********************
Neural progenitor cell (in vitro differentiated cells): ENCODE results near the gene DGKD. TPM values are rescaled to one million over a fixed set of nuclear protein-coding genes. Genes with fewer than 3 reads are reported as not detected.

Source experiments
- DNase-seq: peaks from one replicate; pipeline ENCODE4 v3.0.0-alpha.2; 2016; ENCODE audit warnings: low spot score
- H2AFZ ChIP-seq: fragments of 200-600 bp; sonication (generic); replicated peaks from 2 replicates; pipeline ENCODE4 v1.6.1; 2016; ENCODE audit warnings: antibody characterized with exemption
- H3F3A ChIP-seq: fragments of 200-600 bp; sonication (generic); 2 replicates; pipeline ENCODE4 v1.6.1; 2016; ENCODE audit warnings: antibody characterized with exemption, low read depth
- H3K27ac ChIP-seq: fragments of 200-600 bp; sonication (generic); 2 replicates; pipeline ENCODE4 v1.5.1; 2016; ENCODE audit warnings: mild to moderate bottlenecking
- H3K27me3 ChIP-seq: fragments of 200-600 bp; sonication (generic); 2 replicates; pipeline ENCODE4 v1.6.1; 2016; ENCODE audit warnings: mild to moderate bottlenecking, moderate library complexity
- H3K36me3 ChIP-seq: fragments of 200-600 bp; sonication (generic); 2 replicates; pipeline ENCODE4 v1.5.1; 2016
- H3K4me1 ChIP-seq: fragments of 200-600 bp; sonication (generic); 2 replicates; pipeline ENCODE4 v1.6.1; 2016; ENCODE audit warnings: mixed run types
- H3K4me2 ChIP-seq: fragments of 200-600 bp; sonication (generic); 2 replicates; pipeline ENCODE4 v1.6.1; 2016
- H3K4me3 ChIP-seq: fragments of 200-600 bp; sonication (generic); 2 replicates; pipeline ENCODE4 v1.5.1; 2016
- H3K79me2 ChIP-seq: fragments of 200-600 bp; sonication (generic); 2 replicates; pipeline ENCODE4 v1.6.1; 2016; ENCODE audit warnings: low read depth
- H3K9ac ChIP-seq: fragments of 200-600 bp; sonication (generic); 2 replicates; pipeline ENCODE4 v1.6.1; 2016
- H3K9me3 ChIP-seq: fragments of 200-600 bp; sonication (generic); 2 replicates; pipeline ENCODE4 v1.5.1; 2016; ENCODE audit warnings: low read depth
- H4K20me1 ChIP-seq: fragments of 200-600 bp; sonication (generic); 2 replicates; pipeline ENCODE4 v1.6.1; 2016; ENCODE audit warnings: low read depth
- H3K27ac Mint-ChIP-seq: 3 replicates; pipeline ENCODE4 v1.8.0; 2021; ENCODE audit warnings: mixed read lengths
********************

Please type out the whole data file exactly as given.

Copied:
Neural progenitor cell (in vitro differentiated cells): ENCODE results near the gene DGKD. TPM values are rescaled to one million over a fixed set of nuclear protein-coding genes. Genes with fewer than 3 reads are reported as not detected.

Source experiments
- DNase-seq: peaks from one replicate; pipeline ENCODE4 v3.0.0-alpha.2; 2016; ENCODE audit warnings: low spot score
- H2AFZ ChIP-seq: fragments of 200-600 bp; sonication (generic); replicated peaks from 2 replicates; pipeline ENCODE4 v1.6.1; 2016; ENCODE audit warnings: antibody characterized with exemption
- H3F3A ChIP-seq: fragments of 200-600 bp; sonication (generic); 2 replicates; pipeline ENCODE4 v1.6.1; 2016; ENCODE audit warnings: antibody characterized with exemption, low read depth
- H3K27ac ChIP-seq: fragments of 200-600 bp; sonication (generic); 2 replicates; pipeline ENCODE4 v1.5.1; 2016; ENCODE audit warnings: mild to moderate bottlenecking
- H3K27me3 ChIP-seq: fragments of 200-600 bp; sonication (generic); 2 replicates; pipeline ENCODE4 v1.6.1; 2016; ENCODE audit warnings: mild to moderate bottlenecking, moderate library complexity
- H3K36me3 ChIP-seq: fragments of 200-600 bp; sonication (generic); 2 replicates; pipeline ENCODE4 v1.5.1; 2016
- H3K4me1 ChIP-seq: fragments of 200-600 bp; sonication (generic); 2 replicates; pipeline ENCODE4 v1.6.1; 2016; ENCODE audit warnings: mixed run types
- H3K4me2 ChIP-seq: fragments of 200-600 bp; sonication (generic); 2 replicates; pipeline ENCODE4 v1.6.1; 2016
- H3K4me3 ChIP-seq: fragments of 200-600 bp; sonication (generic); 2 replicates; pipeline ENCODE4 v1.5.1; 2016
- H3K79me2 ChIP-seq: fragments of 200-600 bp; sonication (generic); 2 replicates; pipeline ENCODE4 v1.6.1; 2016; ENCODE audit warnings: low read depth
- H3K9ac ChIP-seq: fragments of 200-600 bp; sonication (generic); 2 replicates; pipeline ENCODE4 v1.6.1; 2016
- H3K9me3 ChIP-seq: fragments of 200-600 bp; sonication (generic); 2 replicates; pipeline ENCODE4 v1.5.1; 2016; ENCODE audit warnings: low read depth
- H4K20me1 ChIP-seq: fragments of 200-600 bp; sonication (generic); 2 replicates; pipeline ENCODE4 v1.6.1; 2016; ENCODE audit warnings: low read depth
- H3K27ac Mint-ChIP-seq: 3 replicates; pipeline ENCODE4 v1.8.0; 2021; ENCODE audit warnings: mixed read lengths